A key is provided to the 26 species of the genus Drymeia Meigen, 1826 known from Russia and four additional species that may be found in Russia (D. brumalis (Rondani, 1866), D. cantabrigensis (Huckett, 1965), D. gymnophthalma (Hennig, 1963), D. similis (Malloch, 1918)). The key includes the 10 new species here described from the mountains of South Siberia (D. acrostichalis sp. nov., D. aristata sp. nov., D. cilitarsis sp. nov., D. glabra sp. nov., D. grandis sp. nov., D. grisea sp. nov., D. longiseta sp. nov., D. phaonina sp. nov., D. puchokana sp. nov., D. triseta sp. nov.,) and other two new species from the Russian Arctic (D. cristata sp. nov., D. taymirensis sp. nov.). Five species (D. fasciculata (Stein, 1916), D. firthiana (Huckett, 1965), D. groenlandica (Lundbeck, 1901), D. quadrisetosa (Malloch, 1919), D. neoborealis (Snyder, 1949)) are newly recorded from Russia. Three new synonymies are proposed: D. pribilofensis (Malloch, 1921) (syn: D. inaequalis (Malloch, 1922)), D. setibasis (Huckett, 1965) (syn: D. gymnophthalma sibirica (Lav?iev, 1971, unavailable junior secondary homonym) and D. quadrisetosa (Malloch, 1919) (syn: D. amurensis (Lav?iev, 1971)). The male terminalia and the female ovipositors of the new species are illustrated. New faunistic data are given for some previously described species of Russian Drymeia. PMID:26623610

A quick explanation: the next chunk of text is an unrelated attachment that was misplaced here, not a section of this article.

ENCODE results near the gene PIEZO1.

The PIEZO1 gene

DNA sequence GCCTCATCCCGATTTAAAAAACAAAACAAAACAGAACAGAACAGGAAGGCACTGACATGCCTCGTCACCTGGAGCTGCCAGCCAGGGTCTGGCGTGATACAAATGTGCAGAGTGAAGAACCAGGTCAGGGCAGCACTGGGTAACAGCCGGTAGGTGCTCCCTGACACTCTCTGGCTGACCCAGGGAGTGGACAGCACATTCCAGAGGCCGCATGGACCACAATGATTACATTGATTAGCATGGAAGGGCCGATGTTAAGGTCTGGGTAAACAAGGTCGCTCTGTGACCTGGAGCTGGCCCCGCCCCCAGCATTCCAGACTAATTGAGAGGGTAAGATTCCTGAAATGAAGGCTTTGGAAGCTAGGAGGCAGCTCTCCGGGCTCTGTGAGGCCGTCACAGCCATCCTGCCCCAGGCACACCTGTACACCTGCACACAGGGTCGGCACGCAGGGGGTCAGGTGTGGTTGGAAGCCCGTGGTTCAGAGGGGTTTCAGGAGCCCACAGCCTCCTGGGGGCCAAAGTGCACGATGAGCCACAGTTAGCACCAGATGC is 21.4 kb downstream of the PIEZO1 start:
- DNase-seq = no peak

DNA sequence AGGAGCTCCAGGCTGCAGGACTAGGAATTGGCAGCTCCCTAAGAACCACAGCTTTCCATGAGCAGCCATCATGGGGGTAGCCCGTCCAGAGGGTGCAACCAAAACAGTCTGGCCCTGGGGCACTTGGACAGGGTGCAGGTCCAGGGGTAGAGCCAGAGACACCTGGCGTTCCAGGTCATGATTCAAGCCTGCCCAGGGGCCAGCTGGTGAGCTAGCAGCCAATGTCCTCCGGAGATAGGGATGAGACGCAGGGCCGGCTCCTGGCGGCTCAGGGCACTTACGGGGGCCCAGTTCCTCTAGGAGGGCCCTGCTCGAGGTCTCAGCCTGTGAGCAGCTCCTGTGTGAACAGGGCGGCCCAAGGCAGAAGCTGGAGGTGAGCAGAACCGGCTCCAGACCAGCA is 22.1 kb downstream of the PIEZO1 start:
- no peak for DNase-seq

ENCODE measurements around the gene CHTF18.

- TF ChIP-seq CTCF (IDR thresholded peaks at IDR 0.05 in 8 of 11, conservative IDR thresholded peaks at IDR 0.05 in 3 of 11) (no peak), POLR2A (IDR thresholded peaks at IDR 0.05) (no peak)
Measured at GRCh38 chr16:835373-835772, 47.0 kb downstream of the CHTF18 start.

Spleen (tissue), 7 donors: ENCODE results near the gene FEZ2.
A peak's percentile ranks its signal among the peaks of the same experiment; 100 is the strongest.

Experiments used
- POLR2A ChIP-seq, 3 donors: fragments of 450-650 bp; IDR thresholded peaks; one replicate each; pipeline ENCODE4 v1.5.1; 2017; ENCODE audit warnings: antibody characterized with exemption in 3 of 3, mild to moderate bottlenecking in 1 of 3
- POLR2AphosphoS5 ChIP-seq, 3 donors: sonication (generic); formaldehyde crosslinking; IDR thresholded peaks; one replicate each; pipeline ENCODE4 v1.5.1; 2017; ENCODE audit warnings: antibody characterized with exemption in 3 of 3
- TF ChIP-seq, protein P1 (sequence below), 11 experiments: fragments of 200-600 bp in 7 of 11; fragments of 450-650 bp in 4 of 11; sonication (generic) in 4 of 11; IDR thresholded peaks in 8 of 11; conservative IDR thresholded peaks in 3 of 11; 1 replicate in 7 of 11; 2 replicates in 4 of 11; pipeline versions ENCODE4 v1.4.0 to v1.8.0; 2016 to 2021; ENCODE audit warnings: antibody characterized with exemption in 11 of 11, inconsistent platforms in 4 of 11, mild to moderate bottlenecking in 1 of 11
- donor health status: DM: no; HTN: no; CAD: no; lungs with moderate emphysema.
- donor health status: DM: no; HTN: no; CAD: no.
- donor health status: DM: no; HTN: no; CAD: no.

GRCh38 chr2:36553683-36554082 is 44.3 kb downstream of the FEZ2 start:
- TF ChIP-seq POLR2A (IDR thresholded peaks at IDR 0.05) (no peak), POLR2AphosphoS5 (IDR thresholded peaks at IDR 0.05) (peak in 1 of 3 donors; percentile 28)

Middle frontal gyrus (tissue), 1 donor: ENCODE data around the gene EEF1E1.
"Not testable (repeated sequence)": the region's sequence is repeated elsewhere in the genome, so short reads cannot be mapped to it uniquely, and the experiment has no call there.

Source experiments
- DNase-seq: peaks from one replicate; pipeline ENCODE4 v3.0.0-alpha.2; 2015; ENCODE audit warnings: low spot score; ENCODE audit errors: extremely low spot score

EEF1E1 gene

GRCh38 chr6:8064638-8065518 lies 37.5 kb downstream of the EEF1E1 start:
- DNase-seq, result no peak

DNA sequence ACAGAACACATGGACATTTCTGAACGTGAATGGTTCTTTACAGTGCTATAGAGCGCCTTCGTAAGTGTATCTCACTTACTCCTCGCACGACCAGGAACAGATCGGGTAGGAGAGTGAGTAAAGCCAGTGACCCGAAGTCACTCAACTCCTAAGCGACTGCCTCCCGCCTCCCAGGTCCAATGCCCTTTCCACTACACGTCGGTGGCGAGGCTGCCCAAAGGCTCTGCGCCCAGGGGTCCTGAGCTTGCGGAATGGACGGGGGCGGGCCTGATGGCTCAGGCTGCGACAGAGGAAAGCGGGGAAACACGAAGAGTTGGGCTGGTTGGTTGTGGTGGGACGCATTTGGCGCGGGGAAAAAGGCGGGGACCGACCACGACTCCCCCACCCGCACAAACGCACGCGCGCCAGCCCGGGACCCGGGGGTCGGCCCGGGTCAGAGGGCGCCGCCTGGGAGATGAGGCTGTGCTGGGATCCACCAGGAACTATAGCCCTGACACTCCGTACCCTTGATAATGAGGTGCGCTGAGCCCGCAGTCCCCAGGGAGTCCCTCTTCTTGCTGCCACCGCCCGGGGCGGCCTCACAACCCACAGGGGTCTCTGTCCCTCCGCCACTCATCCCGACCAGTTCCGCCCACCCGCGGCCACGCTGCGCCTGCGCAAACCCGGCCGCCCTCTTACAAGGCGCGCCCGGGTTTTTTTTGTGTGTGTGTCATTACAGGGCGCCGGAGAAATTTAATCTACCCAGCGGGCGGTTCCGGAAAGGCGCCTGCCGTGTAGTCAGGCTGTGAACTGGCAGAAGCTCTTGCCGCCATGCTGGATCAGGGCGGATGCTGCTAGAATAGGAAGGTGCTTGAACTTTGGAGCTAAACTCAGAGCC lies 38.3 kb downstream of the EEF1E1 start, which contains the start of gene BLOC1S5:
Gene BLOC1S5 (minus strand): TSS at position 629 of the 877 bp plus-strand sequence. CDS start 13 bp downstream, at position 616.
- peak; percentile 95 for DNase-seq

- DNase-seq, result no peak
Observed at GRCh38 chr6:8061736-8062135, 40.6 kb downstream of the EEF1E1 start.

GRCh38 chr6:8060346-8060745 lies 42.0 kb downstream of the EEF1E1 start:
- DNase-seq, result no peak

9. Activity study of biogenic spherical silver nanoparticles towards microbes and oxidants

    NASA Astrophysics Data System (ADS)

    Hoskote Anand, Kiran Kumar; Mandal, Badal Kumar